ECN publication
Title:
Long term prospects for fossil fuel prices
 
Author(s):
 
Published by: Publication date:
ECN Policy Studies 1996
 
ECN report number: Document type:
ECN-C--95-046 ECN publication
 
Number of pages: Full text:
95 Download PDF  

Abstract:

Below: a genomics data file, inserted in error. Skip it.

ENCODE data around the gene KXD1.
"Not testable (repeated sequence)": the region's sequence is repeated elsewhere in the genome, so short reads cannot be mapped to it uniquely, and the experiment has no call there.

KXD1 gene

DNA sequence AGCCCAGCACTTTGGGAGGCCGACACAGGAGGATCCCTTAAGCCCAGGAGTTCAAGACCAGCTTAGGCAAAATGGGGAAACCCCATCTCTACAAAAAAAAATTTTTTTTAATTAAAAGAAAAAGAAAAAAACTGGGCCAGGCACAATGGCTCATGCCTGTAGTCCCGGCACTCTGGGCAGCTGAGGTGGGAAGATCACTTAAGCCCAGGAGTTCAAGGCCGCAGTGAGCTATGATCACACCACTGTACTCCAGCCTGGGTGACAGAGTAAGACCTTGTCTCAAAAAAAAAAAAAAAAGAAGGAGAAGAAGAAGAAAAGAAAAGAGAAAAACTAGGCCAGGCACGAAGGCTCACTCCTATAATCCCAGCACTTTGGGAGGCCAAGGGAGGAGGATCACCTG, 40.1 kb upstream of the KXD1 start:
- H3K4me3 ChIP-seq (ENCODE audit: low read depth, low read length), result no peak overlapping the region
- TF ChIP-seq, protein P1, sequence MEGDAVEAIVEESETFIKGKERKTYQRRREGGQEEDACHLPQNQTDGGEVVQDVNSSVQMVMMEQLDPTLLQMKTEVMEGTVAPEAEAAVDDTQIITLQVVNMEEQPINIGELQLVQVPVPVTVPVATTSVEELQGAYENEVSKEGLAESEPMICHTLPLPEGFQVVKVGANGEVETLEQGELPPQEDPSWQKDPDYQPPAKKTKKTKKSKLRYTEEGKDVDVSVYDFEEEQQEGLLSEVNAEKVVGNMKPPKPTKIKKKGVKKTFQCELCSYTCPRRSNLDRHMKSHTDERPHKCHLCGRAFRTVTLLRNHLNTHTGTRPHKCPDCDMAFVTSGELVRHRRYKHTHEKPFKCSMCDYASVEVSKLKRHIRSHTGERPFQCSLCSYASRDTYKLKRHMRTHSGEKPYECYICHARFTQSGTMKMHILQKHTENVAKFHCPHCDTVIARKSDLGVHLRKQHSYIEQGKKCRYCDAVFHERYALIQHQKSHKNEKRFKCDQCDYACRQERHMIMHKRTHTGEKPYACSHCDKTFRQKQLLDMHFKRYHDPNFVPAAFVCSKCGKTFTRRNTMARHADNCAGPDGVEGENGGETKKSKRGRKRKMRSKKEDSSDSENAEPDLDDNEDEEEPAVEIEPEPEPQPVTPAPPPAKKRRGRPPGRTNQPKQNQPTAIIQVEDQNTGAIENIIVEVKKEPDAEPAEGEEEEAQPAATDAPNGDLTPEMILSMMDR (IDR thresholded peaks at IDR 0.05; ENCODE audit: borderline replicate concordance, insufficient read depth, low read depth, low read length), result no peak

This study has been carried out to enable VROM to gain insight in themost adverse impact possible on fossil fuel prices of global implementation of CO2 reduction policies. The present supply costs and the price prospects in Europe of fossil fuels over the coming 25 years are outlined. Projections of minimum required prices are made on the basis of a literature review. Incremental supply curves have been derived for oil, gas and coal. In fact, these provide a lower bound for projections of market prices at the demand levels considered. Estimates are presented of the resource base and the production costs of oil, gas and coal. Incremental supply curves for oil, gas and coal have been matched with two specific demand scenarios prepared by IPCC in 1992. Oil is a strategically important commodity. Border prices of crude are not only determined by the marginal production costs to meet present demand from the cheapest sources available, but do also reflect importantly the priority given by importing countries to diversify sources of supply. This is a main reason why oil prices reflect the relatively high costs to produce and transport oil from remote (Alaska) and offshore (North Sea) areas to the market place, as compared to oil originating from vast low-cost Middle East oil reserves. To some extent, this is also applicable to natural gas, be it that transport costs have a much more pronounced bearing on the price formation of natural gas. Compared to oil and gas, coal has an enormous resource base and many sources of supply. Therefore, under varying demand conditions the market price of sea-borne coal tends to be more stable and closer to minimum required price levels than is the case with oil and gas. Projections of minimum required prices in terms of marginal costs for oil and gas under the two distinct IPCC scenarios considered, differ considerably, reflecting large differences in demand projections for these fossil fuels. As already set out above, the price differences for coal are envisaged to be more moderate. 29 figs., 33 tabs., 77 refs., 3 appendices


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